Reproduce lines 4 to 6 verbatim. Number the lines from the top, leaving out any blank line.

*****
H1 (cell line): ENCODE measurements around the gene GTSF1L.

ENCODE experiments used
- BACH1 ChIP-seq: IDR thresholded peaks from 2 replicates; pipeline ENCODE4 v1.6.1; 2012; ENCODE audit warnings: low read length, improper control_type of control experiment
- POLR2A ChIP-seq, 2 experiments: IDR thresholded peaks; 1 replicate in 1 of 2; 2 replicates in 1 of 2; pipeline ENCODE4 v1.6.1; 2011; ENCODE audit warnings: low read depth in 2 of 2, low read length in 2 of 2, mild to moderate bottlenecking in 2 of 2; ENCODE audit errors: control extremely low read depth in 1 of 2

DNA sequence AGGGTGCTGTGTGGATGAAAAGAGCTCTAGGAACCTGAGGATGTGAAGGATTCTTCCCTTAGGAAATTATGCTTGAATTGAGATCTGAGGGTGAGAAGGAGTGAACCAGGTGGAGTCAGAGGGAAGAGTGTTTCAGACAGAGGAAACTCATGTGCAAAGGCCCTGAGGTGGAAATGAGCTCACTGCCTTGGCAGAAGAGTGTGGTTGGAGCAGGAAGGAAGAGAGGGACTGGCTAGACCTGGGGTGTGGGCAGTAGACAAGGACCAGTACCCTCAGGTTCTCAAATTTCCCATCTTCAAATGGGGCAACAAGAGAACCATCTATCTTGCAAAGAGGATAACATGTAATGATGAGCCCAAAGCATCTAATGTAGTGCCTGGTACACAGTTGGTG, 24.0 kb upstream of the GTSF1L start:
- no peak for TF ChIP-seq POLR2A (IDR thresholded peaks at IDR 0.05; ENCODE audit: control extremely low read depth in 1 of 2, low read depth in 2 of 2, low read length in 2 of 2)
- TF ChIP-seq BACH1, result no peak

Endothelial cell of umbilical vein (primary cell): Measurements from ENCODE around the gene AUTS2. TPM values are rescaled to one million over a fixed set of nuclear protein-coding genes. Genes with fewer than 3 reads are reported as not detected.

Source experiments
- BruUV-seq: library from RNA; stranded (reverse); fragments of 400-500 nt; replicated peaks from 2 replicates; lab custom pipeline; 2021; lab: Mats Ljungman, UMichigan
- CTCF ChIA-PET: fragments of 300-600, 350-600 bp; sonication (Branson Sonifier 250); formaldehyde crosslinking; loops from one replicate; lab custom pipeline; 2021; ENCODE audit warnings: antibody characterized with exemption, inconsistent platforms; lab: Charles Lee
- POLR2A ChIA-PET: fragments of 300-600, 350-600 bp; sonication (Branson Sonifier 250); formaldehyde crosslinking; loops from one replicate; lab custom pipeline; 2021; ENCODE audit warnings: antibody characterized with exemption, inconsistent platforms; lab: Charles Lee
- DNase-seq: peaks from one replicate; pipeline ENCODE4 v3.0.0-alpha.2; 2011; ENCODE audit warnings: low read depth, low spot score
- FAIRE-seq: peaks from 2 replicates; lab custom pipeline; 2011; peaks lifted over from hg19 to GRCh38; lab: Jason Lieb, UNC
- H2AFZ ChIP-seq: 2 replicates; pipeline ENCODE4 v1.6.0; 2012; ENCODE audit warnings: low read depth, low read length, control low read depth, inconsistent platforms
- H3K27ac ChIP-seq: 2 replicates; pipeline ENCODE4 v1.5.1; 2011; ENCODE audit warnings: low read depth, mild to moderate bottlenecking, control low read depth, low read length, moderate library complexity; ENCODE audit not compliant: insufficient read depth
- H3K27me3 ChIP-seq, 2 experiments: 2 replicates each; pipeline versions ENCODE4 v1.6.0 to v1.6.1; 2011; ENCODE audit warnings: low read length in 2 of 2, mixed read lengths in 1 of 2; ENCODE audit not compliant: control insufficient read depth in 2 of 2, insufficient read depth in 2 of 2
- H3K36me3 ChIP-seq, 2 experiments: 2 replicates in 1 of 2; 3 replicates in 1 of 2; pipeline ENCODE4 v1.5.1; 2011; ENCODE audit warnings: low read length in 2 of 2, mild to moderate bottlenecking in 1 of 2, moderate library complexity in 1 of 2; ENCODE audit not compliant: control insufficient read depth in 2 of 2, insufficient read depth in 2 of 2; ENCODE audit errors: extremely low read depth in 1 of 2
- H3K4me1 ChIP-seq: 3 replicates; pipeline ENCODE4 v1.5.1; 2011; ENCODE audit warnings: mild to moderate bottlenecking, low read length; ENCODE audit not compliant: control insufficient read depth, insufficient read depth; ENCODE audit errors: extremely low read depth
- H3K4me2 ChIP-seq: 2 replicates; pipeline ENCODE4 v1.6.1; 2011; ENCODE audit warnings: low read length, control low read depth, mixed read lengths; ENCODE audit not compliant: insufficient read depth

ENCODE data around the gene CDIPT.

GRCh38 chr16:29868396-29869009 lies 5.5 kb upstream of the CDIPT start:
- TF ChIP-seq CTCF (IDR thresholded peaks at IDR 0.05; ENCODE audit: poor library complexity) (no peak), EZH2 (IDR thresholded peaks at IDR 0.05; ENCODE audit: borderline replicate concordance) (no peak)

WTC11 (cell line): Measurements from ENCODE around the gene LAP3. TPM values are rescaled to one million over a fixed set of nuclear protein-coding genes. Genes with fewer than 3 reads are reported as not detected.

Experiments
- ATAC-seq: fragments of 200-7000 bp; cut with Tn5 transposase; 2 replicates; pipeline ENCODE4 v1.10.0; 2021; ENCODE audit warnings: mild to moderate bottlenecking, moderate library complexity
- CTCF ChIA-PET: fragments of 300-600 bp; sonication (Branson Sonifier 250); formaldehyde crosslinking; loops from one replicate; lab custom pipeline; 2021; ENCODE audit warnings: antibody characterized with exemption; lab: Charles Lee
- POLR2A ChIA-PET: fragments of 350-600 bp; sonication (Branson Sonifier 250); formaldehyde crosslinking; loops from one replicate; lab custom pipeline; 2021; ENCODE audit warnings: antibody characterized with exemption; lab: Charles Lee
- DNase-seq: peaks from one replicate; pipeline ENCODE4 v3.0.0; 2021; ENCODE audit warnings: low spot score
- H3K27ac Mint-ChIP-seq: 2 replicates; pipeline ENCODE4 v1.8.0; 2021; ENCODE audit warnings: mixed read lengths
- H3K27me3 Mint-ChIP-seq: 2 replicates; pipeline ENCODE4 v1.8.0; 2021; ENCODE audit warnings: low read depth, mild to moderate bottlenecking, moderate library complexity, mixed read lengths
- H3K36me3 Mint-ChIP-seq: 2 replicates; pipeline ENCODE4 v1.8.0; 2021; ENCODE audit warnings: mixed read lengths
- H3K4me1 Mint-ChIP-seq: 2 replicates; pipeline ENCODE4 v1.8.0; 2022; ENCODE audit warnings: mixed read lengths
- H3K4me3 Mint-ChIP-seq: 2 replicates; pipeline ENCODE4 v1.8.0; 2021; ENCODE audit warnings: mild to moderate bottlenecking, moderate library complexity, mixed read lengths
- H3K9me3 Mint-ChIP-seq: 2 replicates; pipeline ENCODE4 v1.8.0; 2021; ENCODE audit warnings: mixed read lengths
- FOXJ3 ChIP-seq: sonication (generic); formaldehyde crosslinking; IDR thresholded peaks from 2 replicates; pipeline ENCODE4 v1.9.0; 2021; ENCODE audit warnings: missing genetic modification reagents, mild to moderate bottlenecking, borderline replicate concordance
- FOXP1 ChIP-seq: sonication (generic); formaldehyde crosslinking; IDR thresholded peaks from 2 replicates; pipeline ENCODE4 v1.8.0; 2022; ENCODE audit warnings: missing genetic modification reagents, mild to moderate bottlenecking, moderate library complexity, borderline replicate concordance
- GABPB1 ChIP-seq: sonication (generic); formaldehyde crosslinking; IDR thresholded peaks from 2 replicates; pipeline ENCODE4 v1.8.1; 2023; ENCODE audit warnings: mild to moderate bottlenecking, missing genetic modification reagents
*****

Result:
- POLR2A ChIP-seq, 2 experiments: IDR thresholded peaks; 1 replicate in 1 of 2; 2 replicates in 1 of 2; pipeline ENCODE4 v1.6.1; 2011; ENCODE audit warnings: low read depth in 2 of 2, low read length in 2 of 2, mild to moderate bottlenecking in 2 of 2; ENCODE audit errors: control extremely low read depth in 1 of 2

DNA sequence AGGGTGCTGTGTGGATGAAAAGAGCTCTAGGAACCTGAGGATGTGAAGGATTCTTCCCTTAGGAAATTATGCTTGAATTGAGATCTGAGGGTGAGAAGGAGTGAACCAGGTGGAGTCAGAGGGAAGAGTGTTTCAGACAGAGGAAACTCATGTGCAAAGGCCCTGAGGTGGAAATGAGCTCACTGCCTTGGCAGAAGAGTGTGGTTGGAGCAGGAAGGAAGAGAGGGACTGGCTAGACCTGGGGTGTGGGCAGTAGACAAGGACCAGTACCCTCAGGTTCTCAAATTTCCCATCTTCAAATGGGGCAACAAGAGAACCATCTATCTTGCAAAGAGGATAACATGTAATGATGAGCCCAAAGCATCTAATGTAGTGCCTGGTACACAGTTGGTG, 24.0 kb upstream of the GTSF1L start:
- no peak for TF ChIP-seq POLR2A (IDR thresholded peaks at IDR 0.05; ENCODE audit: control extremely low read depth in 1 of 2, low read depth in 2 of 2, low read length in 2 of 2)